UPDATED March 27, 5 p.m: North Miami Beach planners on Thursday got their first look at a master plan for New North Town Center, slated to be built on a nearly 18-acre site on West Dixie Highway between 155th Street and 163rd Street.
The property, which is mostly vacant, has been lying idle for at least four or five years, according to Justin Proffitt, North Miami Beach’s planning and zoning director.
In the next few years, Bay Harbor-based architect Gabriel Boano and Aventura-based Hector Mendez, principals for developer New North Strategies, LLC, hope to transform this relatively desolate part of the city into a small-scale version of Downtown Dadeland, which is a pedestrian-friendly, mixed-use development in southwest suburban Miami-Dade County.
The developers plan to build 1,650 apartments; 175,000 square feet of commercial space, including anchors and small, in-line stores; 150,000 square feet of office space, 175 limited service hotel rooms and 120,000 square feet of school space. Zyscovich Architects is designing the project. In Downtown Dadeland, the Metrorail serves as a transportation hub. In North Miami Beach, the new development may revolve around a commuter train station at 163rd Street and Biscayne Boulevard if the Florida East Coast Railroad, which owns the track at the site, approves the commuter line.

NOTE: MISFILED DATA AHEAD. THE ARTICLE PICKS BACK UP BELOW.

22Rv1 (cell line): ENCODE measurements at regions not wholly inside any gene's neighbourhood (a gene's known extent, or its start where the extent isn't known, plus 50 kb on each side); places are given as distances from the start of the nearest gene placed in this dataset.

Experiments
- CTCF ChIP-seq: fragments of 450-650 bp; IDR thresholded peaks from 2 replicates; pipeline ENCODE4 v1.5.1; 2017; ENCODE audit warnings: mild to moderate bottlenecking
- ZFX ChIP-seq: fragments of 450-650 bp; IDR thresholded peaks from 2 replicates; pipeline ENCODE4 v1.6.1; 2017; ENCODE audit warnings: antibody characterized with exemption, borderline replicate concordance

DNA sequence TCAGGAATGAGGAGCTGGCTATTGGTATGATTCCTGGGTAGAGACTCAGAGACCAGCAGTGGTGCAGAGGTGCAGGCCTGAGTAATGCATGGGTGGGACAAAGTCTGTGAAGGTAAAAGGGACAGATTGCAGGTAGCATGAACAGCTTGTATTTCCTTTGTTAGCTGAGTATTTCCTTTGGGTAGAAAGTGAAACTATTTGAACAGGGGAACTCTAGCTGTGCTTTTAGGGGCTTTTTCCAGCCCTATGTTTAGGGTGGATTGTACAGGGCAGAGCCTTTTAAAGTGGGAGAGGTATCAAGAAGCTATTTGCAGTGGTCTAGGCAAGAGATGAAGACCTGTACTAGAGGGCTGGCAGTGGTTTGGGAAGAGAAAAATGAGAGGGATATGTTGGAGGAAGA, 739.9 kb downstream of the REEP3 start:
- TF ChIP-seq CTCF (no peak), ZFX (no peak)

New North Equities bought the bulk of the 18 acres for the project in January 2017 for $21 million. The land has been largely vacant for years, in part, because its former owner, People’s Gas, which still owns land on the east side of the street, left the site contaminated, according to Proffitt and Florencia Montecchiarini, project director for the development. At this point, it has been remediated as much as it can be. When the developers start construction, more work will be done to complete the remediation, Montecchiarini said.
Zoning was another issue that had to be addressed, said Proffitt. “In 2015, we analyzed existing zoning and entitlements and we reduced the amount of non-residential development allowed,” he said. North Miami Beach also increased the allowable residential density. and added new requirements for dedicated park space, landscaping, sidewalks and street furniture. “We made zoning reflect market conditions,” he said.
The first thing that the developers will do, once they get all their approvals, is build new infrastructure, Proffitt said. “They need to put in street trees, parking and they will probably contribute to the redesign of the 21-acre Taylor Park,” he said.